Although I obviously adore Maisie, I feel I should also try to make an effort to paint a realistic portrait of what living with her is like. She is a dog with issues...although she's great off-leash at daycare and the dog park, she is leash aggressive and sometimes man-aggressive and I have more than once referred to her as "my cross to bear."
It may help you to understand Maisie a bit better if I share some of her history. In the fall of '08, when she was probably not yet a year old, she and another dog were found at an abandoned house near the United Center. Here is a picture of where they were discovered by a lovely and dedicated woman named Sue (who also started the Trio Animal Foundation). They were near the open space at the bottom:
This is what skinny little Maisie looked like then:
After Maisie spent some time at Animal Care and Control, Sue managed to find a family to adopt her. They named her Harley. The husband wanted a dog to be a running partner, but something Maisie experienced in that first "lost" year of her life made her fearful of strange men. She would not run with him and the two just did not bond. So the family reliquished her to Playful Pets, a daycare facility that sometimes housed dogs without foster homes for a rescue called New Leash on Life Chicago (full disclosure - I was a founder of that organization, and still serving on the Board of Directors at that time).
In January of 2009, I had to put down my dog Kaya after over 16 years together.
It was a very painful time, and after less than two weeks I could no longer stand the silence and stillness of my empty apartment. So I decided to foster and then, to foster "Harley." She'd been living at the daycare for a month at that point, with no applications to foster or adopt her. Although (as you all know) she is very very cute and also quite smart, she is a) black and b) a pit mix, both of which greatly reduced her adoption potential. Black dogs tend to be overlooked in favor of lighter colored dogs, and pit bulls (and pit mixes) are obviously not the easiest dogs to place. So Maisie came home with me and with the exception of walks and eating, basically slept for two days straight. These are two of the first pics I ever took of her:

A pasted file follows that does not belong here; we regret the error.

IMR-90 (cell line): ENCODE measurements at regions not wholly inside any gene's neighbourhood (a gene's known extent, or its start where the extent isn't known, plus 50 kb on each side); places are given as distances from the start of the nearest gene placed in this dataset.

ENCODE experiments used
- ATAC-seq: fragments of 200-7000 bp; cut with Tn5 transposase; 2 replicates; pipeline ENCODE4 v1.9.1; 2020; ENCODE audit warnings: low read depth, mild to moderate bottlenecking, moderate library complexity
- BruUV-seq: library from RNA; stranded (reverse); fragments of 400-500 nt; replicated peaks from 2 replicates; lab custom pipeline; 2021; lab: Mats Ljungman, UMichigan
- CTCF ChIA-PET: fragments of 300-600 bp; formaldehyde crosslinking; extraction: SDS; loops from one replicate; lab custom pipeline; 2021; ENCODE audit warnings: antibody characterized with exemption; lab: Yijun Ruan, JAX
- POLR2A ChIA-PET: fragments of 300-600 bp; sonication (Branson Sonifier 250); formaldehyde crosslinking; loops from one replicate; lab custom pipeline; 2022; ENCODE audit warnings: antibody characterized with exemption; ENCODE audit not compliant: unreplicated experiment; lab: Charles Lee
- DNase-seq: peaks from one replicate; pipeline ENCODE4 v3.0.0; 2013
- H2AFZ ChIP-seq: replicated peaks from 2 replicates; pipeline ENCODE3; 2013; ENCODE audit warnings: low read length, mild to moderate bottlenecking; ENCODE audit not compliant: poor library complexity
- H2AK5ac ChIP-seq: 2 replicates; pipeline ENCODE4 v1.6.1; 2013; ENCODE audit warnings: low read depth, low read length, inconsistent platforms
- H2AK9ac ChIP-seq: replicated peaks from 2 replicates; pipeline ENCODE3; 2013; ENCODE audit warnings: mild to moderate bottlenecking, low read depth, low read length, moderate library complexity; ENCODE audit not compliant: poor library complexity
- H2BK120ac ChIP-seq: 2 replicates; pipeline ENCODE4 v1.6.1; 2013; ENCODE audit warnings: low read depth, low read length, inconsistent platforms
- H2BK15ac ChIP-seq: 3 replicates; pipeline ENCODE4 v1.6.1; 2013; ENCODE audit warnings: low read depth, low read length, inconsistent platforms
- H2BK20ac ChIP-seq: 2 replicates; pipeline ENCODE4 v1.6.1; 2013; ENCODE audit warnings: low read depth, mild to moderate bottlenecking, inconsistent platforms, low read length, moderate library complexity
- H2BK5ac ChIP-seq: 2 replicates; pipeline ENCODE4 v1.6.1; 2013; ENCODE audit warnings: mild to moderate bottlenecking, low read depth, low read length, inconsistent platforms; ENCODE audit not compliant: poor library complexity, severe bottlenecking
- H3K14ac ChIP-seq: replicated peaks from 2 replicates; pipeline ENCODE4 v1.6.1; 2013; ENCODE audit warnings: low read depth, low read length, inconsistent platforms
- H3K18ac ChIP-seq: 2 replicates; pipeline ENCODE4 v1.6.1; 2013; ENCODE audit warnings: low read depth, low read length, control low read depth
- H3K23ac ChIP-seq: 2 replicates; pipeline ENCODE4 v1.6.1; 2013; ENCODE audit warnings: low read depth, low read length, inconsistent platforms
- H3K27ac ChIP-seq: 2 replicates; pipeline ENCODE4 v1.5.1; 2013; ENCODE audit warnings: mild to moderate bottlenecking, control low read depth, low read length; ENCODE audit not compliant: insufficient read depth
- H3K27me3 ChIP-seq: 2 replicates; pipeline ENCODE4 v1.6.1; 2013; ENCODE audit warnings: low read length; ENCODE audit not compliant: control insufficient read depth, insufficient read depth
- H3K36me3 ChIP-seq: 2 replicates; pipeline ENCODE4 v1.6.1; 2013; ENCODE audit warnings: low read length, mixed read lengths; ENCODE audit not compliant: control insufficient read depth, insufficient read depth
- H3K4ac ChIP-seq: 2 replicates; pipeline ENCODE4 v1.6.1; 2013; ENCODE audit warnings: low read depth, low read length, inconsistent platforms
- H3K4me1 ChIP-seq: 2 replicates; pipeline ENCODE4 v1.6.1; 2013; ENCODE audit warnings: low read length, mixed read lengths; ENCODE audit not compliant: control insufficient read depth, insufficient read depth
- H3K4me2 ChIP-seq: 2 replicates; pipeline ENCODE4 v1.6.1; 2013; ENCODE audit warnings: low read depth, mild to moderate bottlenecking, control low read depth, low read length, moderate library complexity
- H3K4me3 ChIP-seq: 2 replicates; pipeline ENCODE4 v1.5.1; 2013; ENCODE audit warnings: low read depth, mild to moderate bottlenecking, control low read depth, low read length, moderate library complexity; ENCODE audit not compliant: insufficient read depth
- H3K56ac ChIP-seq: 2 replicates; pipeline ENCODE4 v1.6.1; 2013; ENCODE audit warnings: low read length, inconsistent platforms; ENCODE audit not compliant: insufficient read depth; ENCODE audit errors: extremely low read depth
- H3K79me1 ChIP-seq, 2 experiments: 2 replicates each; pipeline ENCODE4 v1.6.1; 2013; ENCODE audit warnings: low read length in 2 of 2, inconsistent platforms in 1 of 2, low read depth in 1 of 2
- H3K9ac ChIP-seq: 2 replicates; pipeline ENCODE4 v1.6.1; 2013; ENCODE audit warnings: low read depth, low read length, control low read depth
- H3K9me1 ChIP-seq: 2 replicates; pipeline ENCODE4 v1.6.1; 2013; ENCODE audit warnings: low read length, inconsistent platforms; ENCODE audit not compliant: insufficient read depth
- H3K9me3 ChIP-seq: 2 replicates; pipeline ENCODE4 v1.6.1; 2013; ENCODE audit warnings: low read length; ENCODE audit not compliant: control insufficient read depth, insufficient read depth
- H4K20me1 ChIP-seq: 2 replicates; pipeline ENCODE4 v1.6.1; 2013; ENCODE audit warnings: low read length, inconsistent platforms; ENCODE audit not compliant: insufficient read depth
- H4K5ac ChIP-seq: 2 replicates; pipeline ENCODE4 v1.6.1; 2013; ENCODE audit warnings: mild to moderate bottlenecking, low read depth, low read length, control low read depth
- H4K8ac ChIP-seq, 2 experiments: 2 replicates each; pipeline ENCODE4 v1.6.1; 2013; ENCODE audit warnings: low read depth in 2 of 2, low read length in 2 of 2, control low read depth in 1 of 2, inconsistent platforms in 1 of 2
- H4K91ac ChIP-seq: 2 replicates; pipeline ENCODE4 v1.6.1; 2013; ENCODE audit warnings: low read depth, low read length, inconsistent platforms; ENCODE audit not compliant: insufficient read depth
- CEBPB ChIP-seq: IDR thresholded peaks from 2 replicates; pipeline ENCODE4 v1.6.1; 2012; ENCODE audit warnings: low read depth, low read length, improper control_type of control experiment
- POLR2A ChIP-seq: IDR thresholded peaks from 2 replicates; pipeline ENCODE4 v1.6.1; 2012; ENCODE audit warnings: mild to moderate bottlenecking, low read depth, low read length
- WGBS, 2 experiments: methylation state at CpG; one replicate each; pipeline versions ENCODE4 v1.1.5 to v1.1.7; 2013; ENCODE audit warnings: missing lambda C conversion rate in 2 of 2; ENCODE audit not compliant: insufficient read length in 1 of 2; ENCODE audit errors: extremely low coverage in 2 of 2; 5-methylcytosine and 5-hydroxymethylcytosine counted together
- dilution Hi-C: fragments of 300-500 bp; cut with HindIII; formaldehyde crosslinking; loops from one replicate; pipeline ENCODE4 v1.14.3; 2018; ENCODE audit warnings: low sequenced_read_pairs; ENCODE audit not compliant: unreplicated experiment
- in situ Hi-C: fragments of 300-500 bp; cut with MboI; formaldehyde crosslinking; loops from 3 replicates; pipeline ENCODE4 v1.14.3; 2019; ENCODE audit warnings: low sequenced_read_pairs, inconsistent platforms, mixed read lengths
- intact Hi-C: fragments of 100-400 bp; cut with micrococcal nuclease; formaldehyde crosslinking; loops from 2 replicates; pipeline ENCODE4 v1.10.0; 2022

After a month or so, I had fallen in love with her (and she with me). I was determined to make her feel safe at last. A month later, she was mine. And she was Maisie.
In addition to the aforementioned fear-related aggression problems, Maisie also has horrendous separation anxiety (she's been on anti-anxiety meds for well over a year but still freaks out when left alone) and a loud, frequent bark which actually once made me lose my apartment! We've done quite a bit of training together and while there have been significant behavior improvements, she is and perhaps always will be a work in progress. I hate to think of what Maisie's early life must have been like to make her so scared and jittery so often. People have asked me why I went through with the adoption after knowing her issues...but we ALL have issues, myself included. If I can't love a damaged little soul like her, why should I be deserving of love?